At times we feel exasperated and antagonized. It’s as if we’re not being listened to, like our needs are irrelevant. We want the person in front of us to get it. It’s at this exact moment when we allow our words to run away from us, when we say things we regret later. But, at times, we don’t realize exactly what we’re saying. The idea of what we’ve said is not the message understood by our partner. So, instead of reaching an understanding, everything spirals out of control.
How much attention should we pay to our words? And, even when we do that, do we think that the random ones we feel don’t mean much? If we want to be heard and understood, we also need to think about what we’re actually saying.
Do you remember a moment you started an argument with, “You always_____.”?
Who’s the last person you said, “You never_____.”?
When we’re attempting to have a conversation with our partner, the use of generalizations, particularly the ones mentioned above, are unlikely to lead to a fruitful conversation. The more possible results they bring is a total shutdown of communication. The person who uses never and always suddenly only sees things in black and white, while the one who receives them stops listening because all their actions have been summarized into a yes or no question.
One side will feel under appreciated, because they might have done said mistake once or twice, but certainly not always. The side handing over the accusation forgets the moments when their partner actually did do the things they claim they never do. It’s a complete lose-lose moment.
While a couple might get over a specific fight, the truth is that the use of those generalizations fractures the trust between the two. From that moment on, one party will feel they’re being judged and graded, while the other will look with suspicion every act from then on.
But how can a relationship get past this, or at least, how can we prevent this from occurring with our future partners?
The most important part about this is, in the heat of the moment, when we’re upset, we should probably try to take a breath instead of going straight into attack mode. Because once we say a hurtful or exaggerated comment, there’s really no turning back. It doesn’t mean the relationship is over, but it will be quite a process going back to before.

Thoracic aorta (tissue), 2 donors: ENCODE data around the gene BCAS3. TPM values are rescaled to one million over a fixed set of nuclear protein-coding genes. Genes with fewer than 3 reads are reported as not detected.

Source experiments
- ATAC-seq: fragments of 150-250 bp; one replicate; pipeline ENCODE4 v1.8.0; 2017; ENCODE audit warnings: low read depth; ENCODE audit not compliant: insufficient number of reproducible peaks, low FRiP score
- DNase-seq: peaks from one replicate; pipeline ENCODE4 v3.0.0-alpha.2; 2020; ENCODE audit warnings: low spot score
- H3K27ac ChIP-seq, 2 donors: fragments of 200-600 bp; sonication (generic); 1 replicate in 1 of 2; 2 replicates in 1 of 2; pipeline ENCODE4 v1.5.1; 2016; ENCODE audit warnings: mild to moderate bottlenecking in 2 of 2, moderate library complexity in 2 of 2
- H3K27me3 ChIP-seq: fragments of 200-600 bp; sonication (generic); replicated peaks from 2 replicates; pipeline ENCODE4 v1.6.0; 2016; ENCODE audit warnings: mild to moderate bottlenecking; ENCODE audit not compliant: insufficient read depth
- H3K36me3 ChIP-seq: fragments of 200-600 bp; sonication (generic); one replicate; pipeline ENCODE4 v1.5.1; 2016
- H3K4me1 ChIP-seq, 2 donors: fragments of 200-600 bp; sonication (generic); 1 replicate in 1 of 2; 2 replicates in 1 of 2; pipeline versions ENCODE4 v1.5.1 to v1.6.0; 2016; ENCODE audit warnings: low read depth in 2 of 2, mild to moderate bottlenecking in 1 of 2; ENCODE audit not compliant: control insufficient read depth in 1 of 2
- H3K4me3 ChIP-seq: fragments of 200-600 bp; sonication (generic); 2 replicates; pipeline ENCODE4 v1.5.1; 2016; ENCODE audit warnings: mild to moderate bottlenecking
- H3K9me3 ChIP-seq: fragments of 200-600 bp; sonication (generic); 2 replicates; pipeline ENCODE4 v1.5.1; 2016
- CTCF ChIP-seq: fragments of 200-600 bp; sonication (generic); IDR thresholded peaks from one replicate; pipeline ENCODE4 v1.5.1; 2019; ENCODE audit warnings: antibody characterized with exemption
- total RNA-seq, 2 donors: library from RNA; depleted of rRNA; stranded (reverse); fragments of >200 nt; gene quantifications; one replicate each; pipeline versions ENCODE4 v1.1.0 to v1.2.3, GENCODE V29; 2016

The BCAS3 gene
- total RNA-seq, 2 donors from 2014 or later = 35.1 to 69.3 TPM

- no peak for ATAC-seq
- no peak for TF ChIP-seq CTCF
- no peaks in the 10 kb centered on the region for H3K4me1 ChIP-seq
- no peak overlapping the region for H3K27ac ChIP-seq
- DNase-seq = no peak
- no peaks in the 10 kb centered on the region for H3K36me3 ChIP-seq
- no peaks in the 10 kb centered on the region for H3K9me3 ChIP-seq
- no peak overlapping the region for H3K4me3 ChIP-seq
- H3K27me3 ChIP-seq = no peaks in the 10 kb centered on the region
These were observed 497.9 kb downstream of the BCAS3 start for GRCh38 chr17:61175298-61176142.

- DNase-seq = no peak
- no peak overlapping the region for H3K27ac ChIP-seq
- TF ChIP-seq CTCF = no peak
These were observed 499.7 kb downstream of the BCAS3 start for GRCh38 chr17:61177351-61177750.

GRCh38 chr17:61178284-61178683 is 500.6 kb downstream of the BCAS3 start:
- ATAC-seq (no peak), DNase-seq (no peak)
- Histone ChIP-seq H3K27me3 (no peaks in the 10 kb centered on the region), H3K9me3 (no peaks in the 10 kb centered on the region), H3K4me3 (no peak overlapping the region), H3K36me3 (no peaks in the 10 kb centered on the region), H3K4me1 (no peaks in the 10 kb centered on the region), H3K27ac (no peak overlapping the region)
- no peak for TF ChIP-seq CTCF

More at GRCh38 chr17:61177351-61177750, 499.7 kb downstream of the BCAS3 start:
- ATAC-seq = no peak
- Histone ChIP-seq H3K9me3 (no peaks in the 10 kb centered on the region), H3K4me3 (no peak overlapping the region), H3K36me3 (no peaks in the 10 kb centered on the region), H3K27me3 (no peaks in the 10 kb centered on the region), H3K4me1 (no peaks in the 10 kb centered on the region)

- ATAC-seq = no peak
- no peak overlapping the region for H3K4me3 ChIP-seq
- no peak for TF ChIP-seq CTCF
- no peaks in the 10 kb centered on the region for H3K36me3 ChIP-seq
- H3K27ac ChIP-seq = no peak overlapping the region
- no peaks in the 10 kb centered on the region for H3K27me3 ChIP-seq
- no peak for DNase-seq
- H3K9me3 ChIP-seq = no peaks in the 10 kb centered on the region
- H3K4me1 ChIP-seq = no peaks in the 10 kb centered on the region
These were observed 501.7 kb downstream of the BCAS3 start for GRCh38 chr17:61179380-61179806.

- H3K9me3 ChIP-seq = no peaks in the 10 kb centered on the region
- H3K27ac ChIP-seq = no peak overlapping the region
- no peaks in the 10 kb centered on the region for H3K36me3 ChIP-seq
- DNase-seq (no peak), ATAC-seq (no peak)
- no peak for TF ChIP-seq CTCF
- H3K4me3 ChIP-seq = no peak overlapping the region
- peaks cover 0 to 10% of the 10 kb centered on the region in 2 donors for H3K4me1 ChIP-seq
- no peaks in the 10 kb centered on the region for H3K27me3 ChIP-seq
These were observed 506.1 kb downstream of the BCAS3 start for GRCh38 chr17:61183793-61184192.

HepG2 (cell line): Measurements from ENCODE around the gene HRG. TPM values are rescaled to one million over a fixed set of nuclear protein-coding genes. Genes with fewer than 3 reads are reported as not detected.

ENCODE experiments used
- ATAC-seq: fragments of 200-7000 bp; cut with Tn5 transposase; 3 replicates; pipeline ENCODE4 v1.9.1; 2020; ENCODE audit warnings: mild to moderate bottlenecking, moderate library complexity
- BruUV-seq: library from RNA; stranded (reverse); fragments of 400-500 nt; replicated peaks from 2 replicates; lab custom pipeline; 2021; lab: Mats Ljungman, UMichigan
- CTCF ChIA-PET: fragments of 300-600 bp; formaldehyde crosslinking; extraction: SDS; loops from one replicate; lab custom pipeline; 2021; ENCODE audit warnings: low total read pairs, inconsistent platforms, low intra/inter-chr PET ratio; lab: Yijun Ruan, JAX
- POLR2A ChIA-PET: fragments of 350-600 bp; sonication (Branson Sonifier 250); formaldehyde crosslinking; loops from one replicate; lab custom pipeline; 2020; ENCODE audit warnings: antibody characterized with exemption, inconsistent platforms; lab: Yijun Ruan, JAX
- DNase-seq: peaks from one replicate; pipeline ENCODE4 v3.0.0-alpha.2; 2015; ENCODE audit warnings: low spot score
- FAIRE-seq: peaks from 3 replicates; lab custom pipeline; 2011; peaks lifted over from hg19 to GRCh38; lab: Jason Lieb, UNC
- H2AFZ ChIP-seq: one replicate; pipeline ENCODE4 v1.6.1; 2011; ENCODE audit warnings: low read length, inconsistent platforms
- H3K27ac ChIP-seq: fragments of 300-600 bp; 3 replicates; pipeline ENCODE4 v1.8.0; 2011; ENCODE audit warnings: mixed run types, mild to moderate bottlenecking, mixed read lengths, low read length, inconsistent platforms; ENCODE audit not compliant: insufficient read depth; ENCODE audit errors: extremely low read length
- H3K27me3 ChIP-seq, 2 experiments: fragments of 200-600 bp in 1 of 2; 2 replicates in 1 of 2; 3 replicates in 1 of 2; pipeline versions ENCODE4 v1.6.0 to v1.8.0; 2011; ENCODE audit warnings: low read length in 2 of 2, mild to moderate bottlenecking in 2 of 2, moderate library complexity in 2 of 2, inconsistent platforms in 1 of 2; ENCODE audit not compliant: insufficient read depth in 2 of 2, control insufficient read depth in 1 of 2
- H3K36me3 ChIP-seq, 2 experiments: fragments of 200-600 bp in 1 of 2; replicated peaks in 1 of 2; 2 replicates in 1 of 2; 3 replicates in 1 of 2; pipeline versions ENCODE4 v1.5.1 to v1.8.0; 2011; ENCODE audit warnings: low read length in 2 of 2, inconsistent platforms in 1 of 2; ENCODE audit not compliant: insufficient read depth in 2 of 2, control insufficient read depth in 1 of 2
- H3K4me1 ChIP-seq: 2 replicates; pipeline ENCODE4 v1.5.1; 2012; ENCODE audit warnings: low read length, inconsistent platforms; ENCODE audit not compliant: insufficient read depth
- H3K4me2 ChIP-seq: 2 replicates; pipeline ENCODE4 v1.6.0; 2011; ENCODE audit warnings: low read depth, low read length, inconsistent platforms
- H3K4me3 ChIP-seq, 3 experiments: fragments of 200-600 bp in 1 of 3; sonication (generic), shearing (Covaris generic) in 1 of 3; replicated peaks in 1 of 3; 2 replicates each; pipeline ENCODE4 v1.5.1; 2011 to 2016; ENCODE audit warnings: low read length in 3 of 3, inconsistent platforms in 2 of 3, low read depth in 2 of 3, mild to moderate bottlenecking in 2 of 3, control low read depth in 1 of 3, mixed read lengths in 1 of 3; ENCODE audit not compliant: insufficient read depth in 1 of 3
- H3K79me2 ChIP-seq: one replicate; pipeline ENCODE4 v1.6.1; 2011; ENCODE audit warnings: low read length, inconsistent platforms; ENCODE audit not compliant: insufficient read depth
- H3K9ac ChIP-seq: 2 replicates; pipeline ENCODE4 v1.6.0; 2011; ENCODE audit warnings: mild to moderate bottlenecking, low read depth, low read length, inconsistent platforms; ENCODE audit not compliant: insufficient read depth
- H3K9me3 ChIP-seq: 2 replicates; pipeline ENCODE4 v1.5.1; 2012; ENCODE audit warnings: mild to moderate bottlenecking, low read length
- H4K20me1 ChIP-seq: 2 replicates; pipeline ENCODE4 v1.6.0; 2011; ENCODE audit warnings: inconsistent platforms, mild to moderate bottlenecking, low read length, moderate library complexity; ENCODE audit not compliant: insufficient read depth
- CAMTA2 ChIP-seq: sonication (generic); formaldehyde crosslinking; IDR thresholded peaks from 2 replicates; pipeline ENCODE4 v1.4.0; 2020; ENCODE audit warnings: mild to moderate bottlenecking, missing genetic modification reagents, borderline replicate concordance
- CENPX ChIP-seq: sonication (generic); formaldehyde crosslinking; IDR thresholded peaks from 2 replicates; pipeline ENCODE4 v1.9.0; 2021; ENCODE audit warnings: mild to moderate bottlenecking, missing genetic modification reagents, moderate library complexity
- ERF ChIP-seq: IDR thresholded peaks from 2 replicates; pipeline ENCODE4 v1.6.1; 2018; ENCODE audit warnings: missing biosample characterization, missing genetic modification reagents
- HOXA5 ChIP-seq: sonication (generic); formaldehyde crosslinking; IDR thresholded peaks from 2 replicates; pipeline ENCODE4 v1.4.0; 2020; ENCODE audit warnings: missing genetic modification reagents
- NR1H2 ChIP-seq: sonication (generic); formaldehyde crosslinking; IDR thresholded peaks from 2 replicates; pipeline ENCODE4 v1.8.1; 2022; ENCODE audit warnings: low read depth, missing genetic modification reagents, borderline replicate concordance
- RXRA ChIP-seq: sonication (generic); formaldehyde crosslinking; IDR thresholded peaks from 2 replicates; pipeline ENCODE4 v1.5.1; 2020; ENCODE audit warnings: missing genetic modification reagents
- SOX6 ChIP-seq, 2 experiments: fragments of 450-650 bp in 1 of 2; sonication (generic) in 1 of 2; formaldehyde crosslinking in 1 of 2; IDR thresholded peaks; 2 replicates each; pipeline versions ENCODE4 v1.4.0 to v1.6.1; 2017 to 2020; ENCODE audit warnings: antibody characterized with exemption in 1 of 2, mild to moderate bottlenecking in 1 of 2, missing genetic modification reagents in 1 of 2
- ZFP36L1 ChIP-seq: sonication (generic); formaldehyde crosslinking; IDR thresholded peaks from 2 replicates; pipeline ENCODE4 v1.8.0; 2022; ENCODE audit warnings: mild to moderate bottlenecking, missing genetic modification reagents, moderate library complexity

If we’re the one being told we never or always do something, we should avoid answering in the same mode. Instead, eye contact or even touch can restart the conversation. Answering your partner’s claims with, “I hear what you’re saying, you think I always/never do this. Am I understanding correctly?” It doesn’t necessarily mean you agree, but at least you’re letting them know you’re listening.
Empathy from either side is also a good strategy. Try to understand why your partner is reacting this way. Is it possible that you’ve been unaware of a particular situation? Perhaps they’re upset about something else? Try to connect with them on why they’re feeling this way. It might be that their frustration is due to an external problem they might think you’re disregarding. On the other hand, you might want to think about how these absolutes of "never" and "always" are making your loved one feel. They’re no longer being seen as whole person, but as a series of moments that can only be good or bad.
What solves the dead-end results of these generalization is actual communication. Don’t expect your partner to read your mind or wait until they tell you what they need. If you think they’re not helping you with your needs, tell them. If you feel like they require of something, ask them. Verbalizing these issues, before reaching the boiling point, can actually help dodge these bullets. Opening instead of shutting down the paths of communication could lead to you and your partner connecting on a deeper level. It will also avoid a snowball effect of resentment.
The crucial question here is why we let things get this far? Do we need to reach a full-blown fight before airing things out? Wouldn’t it be better to dodge misunderstandings and let the person we’re with know what’s happening? If we trust our partner, we should be able to talk to them about the problems we’re facing. Assuming the other person is either content or oblivious, instead of digging out the truth, can only result in disaster.
Let’s remember that when it comes to relationships, this is a two-way street. Both parties can be guilty of generalizing, not communicating, or simply reacting rather than listening. That’s why it’s up to both parties to try and come up with solutions. Either one can start the conversation and try to hear the other one out. You might be surprised to find out your partner feels just as under appreciated, ignored, or misunderstood as you do. Instead of handing out blame, discover where the information is getting lost. What comes out of this dialogue could result in a new perspective on your relationship, maybe even a fresh start.
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Images from The Way We Met